Bob and Kathy Benoit lost virtually every valuable they owned when their home at 23 Countryside Rd. was in a raging fire.
But they are most anguished about three treasures they lost that they consider priceless: their two shih tzu dogs, siblings Emmie and Benji, and their cat, Grey.
With support from the Massachusetts Society for the Prevention of Cruelty to Animals, the family is fighting to have charges of animal cruelty added to the case against the alleged arsonist, who reportedly was infatuated with the Benoits’ daughter.
“They did nothing but give unconditional love,’’ Bob Benoit said of his beloved pets. “We want this for them.’’
The animals were his first thought when he got word at his company, The Print Centre in Needham, that his home was on fire.
Knowing that no one was in the home that time of day, he asked a neighbor to break in and rescue the pets. But the intense smoke and heat drove the man back.
While the house was still smoldering, Joseph E. Mullen, 29, of 27 Stowe Rd., Grafton, was
He was denied bail and was ordered to undergo a mental health evaluation at Bridgewater State Hospital, where he is still being held. He is scheduled to return to Westborough District Court Feb. 13, according to Timothy Connolly, spokesman for Worcester District Attorney Joseph Early.
Mullen allegedly broke into the home, poured gasoline on a couch and set it ablaze, according to court documents.
The dogs were contained in a room and apparently succumbed to smoke inhalation. The cat was not found.
Kathy Benoit loved the dogs so much that she cannot talk about them. She was known in the neighborhood for the regular walks she took with the pair.
Emmie slept at Bob Benoit's side and “snored like a drunken sailor,’’ he said, chuckling in the midst of an emotional conversation. Benji was “attached to my wife’s ankles,’’ he said.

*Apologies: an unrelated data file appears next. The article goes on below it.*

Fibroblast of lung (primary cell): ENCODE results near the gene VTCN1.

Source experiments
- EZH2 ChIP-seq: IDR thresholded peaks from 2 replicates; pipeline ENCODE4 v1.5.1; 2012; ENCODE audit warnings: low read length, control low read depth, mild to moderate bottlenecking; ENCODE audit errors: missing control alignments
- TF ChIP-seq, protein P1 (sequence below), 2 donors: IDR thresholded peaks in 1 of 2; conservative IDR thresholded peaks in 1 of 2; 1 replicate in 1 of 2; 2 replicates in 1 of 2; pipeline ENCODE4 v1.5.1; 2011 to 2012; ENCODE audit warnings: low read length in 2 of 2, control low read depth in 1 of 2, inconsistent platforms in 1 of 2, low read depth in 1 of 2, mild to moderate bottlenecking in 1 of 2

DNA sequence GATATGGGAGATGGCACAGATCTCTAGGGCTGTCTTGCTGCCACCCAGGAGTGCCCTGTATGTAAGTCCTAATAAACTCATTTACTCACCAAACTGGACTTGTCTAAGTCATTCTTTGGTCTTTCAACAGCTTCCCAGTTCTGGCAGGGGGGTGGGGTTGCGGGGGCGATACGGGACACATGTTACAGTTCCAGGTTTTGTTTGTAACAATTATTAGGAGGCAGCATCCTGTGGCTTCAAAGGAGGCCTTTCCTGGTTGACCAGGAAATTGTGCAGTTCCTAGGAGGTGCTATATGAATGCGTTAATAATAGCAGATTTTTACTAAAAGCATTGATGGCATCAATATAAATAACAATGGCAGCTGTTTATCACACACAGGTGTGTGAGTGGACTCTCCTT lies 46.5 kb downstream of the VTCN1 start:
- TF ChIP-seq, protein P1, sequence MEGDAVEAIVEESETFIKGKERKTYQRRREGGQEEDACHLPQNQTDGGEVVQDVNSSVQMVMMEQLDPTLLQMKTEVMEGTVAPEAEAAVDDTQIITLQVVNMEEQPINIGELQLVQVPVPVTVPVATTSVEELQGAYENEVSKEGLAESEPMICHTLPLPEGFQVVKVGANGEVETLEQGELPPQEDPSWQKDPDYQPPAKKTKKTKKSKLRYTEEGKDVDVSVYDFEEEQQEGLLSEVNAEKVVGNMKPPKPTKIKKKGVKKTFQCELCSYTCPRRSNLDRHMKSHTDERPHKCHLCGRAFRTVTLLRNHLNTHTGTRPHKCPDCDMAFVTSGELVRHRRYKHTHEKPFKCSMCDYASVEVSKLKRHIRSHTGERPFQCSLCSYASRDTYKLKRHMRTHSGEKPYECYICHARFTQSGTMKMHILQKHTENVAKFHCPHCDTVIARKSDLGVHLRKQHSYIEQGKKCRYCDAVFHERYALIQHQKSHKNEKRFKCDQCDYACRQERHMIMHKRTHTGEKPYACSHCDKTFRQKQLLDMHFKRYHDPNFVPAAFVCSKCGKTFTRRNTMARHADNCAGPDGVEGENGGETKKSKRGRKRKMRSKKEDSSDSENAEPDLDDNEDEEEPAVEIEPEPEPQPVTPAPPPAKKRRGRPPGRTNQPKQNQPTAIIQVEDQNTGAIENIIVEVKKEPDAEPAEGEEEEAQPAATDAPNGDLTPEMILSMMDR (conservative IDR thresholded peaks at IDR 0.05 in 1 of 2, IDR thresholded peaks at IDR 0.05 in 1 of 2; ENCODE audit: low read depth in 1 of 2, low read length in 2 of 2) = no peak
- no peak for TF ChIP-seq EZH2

“Everybody loved them,’’ he said.
The two dogs, who spent their last agonizing moments together, were inseparable, he said. Grey would knock treats off the counter for the dogs, and the three would romp around the house together.
A second cat, officially named Carmen but now known as the Miracle Cat, was found alive, four hours after the blaze. The cat was apparently hiding in the basement the entire time.
Building Inspector Robert Berger brought the cat into an ambulance and helped give the feline much-needed oxygen before the animal could be brought to the at the
Having Carmen survive was “wonderful,’’ Benoit said. “She’s one of the only things from our past that we have.’’
His dogs weren’t so lucky. An excavator friend helped dig a grave as a final resting place for the dogs who greeted Benoit at the door every day when he returned from work.
Benoit wrapped each dog in one of his shirts before laying them to rest.
“That was the hardest day of my life,’’ he said.
He visits the grave every day. While he is there, he calls for Grey. The cat's remains were never found, so he hopes for a second miracle.
If that does not happen, he is sorry he was unable to provide Grey with "the burial that he deserves.''
Benoit is angry that the man charged with setting the fire knew there were pets inside and heard the dogs barking.
With support from family and friends, the Benoits are working on an effort to gather signatures urging that animal cruelty be added to the charges. A website is being created for this purpose.
There are criminal charges of animal cruelty that can be filed in certain circumstances, Connolly said. He does not know if they will be filed in this case, he said. "We have to evaluate the facts,'' he said.
Benoit hopes to get two more dogs when his home is rebuilt. But they will never replace Emmie and Benji, he said. Nothing could.
“Our kids were grown and out of the house,’’ he said. “They were our kids.’’